Global market cross-currents, Fed in focus
With the big event for the week – the outcome of the Federal Reserve’s Federal Open Market Committee – not due until Wednesday, global markets are left to focus on number of cross currents that are weighing on the stocks and oil and bolstering government bonds and the dollar.
The World Bank, which warned that the prospects for global economy continued to be “unusually uncertain,” downwardly revised its 2009 outlooks for Japan, the Euro Zone, and the United States. The organization expects global output to shrink by 2.9% this year , worse than an initial estimate of 1.7%.
Then there’s the reemergence of merger Monday madness. Over the weekend, Xstrata said it’s exploring a merger of equals with mining rival Anglo American, though talks are said to be preliminary.
Meanwhile, commodities are on their back foot with copper getting knocked down to a two-week low after data showed that China was chewing up the metal at a slower than expected rate. Oil also slipped back below $70 per barrel on a firmer dollar.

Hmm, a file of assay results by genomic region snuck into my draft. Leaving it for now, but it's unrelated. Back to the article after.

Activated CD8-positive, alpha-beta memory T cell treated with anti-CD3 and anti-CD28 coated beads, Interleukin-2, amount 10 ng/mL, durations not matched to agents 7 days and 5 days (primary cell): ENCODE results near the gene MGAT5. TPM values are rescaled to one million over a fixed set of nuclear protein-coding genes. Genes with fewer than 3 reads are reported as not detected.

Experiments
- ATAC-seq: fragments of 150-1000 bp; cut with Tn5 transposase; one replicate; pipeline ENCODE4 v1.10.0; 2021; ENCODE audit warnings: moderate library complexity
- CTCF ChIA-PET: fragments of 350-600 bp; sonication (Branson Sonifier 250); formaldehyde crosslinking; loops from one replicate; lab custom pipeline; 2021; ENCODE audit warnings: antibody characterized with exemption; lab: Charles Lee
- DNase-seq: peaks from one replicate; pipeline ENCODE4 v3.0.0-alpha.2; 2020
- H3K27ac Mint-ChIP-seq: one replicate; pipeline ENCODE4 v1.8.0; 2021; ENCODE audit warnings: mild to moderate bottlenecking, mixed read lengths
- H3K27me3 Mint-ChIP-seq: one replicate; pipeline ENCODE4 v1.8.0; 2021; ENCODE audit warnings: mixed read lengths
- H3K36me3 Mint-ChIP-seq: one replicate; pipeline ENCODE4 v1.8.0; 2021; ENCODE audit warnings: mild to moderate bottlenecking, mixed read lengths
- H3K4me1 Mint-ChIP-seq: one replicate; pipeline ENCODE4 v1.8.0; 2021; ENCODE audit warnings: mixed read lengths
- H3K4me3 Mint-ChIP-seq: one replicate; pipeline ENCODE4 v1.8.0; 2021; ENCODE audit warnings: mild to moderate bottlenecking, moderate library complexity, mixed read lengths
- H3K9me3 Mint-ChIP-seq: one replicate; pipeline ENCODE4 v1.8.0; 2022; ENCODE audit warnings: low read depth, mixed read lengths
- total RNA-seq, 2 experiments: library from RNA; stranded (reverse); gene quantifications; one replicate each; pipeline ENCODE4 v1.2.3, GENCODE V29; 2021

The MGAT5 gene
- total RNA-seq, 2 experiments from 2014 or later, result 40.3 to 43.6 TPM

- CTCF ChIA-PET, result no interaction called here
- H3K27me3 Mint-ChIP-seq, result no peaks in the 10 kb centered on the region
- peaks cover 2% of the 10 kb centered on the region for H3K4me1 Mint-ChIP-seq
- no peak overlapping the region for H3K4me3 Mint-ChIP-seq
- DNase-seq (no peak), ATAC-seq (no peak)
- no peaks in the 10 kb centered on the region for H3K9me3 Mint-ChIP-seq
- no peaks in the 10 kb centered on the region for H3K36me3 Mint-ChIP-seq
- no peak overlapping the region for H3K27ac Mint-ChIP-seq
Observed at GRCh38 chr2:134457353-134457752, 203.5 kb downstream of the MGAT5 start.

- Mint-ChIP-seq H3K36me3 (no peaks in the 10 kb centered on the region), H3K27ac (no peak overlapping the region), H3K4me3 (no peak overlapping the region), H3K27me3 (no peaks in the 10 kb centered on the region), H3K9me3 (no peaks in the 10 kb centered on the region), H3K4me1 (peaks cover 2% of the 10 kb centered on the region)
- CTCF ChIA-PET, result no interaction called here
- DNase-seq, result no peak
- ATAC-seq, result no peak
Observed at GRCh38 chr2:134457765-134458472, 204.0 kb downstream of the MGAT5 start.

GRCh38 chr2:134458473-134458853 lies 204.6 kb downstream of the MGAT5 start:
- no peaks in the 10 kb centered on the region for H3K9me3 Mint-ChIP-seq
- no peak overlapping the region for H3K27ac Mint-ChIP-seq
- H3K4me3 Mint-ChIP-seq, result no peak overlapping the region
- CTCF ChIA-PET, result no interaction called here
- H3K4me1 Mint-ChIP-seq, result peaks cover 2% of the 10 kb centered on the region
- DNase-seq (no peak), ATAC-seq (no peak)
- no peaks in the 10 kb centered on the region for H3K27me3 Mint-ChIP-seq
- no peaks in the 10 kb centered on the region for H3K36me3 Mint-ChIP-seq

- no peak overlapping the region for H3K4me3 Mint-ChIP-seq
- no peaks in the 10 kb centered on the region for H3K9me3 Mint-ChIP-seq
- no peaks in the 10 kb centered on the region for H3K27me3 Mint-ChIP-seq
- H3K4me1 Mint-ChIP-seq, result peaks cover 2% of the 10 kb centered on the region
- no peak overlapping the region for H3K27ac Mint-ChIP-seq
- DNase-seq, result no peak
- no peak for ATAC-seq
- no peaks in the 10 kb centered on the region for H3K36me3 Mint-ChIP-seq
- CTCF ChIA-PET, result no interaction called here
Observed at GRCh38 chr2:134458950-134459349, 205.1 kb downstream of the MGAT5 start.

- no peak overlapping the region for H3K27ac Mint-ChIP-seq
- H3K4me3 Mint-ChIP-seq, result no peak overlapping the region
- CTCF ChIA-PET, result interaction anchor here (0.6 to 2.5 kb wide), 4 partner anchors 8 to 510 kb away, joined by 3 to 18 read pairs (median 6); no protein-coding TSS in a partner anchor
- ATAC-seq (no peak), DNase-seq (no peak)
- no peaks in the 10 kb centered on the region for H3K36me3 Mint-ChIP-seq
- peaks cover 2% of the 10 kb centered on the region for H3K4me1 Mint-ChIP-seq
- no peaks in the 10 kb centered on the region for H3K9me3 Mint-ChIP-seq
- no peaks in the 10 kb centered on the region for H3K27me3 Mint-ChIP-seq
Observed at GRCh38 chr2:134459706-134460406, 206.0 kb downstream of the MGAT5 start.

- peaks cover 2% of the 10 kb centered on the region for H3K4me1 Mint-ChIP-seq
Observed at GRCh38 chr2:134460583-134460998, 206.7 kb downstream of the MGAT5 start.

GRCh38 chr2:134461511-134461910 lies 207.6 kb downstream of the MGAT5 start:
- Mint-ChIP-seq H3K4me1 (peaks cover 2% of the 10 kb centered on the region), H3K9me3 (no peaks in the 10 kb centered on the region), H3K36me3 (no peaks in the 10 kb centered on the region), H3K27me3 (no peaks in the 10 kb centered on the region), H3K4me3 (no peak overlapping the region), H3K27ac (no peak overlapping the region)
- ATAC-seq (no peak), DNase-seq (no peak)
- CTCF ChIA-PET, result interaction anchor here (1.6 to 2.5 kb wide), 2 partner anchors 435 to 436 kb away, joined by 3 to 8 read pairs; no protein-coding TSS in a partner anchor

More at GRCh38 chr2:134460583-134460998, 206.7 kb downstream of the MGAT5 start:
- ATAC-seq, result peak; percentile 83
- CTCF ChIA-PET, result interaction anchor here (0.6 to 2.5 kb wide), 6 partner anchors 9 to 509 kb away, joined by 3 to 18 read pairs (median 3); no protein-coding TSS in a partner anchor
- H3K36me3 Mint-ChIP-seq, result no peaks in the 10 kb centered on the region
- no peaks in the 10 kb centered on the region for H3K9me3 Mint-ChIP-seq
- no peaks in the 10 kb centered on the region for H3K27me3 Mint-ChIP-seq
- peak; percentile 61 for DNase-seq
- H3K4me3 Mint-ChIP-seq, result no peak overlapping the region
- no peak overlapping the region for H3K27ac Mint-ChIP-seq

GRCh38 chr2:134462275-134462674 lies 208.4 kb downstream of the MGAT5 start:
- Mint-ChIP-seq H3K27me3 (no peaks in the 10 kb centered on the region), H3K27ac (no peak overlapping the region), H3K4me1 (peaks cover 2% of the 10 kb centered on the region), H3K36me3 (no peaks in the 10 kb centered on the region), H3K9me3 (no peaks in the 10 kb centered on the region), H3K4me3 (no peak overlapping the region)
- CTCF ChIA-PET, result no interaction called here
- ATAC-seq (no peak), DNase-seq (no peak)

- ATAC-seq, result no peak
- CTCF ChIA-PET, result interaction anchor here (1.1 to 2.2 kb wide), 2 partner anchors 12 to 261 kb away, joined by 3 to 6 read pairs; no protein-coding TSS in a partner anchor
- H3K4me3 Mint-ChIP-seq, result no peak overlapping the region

US Treasurys are up, with the 10-year benchmark rising 16/32 to yield 3.72% – a level that Ben Bernanke and other policymakers must feel relieved about as they prepare for the their two-day policy meeting that begins Tuesday. Two weeks ago, the yield made a run for 4%, but failed to breach the level that has become an important psychological line in the sand for investors.
The market is very much focused on what, if anything, the Fed says about its Treasury purchases. The bank has already commited to buy up $300 billion of US government securities as it attempts to keep interest rates low and the financial system stable. Some would like the Fed to commit to even larger purchases, while others would like to see some sign that policymakers are planning to eventually unwind the trillions of dollars they’ve pumped into the system.